An Ontario boy has completed a 134-kilometre run over four days in an effort to raise awareness and money for the children of missing and murdered indigenous women.

Twelve-year-old Theland Kicknosway, of Walpole Island First Nation in southwestern Ontario, began his journey Wednesday at an Algonquin community near Maniwaki, Que., which is approximately 130 kilometres north of Ottawa. This is his second walk to honour missing and murdered indigenous women.

The run’s start and end points were symbolic, chosen to commemorate the women. Maisy Odjick and Shannon Alexander disappeared from Maniwaki in 2008.

And Kicknosway wrapped up his run in Gatineau Park, where 27-year-old Kelly Morrisseau was found dead in December 2006.

"Running for them is something that has really helped me grow up, and grow into the man from what I used to be," Kicknosway told CTV News.

The RCMP has estimated at least 1,200 indigenous women in Canada have disappeared or been murdered since 1980.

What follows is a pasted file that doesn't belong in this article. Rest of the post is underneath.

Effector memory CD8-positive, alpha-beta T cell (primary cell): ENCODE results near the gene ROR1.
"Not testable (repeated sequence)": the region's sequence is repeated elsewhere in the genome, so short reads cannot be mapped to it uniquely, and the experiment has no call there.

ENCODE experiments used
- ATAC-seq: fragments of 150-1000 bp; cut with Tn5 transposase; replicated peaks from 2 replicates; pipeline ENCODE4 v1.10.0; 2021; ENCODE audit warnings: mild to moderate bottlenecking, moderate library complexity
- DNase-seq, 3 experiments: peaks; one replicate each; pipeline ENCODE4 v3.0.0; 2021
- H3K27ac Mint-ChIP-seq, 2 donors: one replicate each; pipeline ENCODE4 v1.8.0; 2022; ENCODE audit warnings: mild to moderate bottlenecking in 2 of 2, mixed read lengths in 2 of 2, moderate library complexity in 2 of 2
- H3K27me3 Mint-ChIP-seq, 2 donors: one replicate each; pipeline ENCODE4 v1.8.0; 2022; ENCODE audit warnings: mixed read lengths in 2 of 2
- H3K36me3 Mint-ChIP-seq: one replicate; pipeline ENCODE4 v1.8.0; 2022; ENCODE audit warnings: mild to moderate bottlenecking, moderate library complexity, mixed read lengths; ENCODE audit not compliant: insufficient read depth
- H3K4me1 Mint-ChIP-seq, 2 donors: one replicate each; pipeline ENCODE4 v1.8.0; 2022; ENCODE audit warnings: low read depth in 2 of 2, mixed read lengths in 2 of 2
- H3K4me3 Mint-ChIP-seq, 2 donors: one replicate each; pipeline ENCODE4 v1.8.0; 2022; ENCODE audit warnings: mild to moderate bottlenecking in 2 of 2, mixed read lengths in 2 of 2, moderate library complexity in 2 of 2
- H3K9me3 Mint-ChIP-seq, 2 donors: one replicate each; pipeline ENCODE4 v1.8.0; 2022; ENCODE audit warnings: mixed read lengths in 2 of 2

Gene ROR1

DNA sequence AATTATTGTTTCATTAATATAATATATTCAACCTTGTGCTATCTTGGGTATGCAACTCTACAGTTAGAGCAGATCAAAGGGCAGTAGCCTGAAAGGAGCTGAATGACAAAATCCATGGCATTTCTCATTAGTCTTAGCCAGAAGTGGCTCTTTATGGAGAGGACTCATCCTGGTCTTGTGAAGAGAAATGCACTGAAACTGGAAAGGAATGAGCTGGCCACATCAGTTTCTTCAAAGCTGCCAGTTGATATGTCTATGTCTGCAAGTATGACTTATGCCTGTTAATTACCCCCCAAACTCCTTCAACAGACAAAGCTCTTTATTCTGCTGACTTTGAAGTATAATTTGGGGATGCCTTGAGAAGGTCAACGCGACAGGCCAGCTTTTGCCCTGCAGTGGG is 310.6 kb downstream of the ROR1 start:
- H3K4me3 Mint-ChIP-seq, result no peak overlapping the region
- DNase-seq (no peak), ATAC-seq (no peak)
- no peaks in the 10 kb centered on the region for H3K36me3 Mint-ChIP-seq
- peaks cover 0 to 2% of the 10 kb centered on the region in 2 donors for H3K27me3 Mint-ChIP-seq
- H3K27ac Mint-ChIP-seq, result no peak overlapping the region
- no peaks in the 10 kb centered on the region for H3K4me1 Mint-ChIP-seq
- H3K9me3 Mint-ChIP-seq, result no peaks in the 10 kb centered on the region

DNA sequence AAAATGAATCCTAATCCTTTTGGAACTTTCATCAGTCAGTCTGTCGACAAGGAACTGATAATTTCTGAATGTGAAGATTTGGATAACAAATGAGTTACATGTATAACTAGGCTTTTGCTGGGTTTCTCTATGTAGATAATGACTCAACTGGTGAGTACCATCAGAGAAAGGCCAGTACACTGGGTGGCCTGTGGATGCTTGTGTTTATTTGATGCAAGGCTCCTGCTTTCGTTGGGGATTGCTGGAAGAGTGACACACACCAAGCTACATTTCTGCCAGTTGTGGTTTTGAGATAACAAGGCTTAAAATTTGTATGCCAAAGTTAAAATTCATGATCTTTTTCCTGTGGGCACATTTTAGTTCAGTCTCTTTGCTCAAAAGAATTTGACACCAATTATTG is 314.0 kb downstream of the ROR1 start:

The federal government has said it intends to launch a national inquiry into missing and murdered indigenous women, something Kicknosway hopes will bring closure to the women’s families.

Bridget Tolley, whose mother was murdered 15 years ago, says Kicknosway's efforts bring hope to victims' families.

"I've been there too, and any help or support we can give them, we have to do it," Tolley said. "It's too hard for families to go through this alone."

Though this leg of Kicknosway's journey is complete, his mission isn't over. He has planned similar walks for the next two years.

"Every year, every day, every second and every minute, thinking of them is something that will be with me for the rest of my life," he said.

With a report from CTV Ottawa's Annie Bergeron-Oliver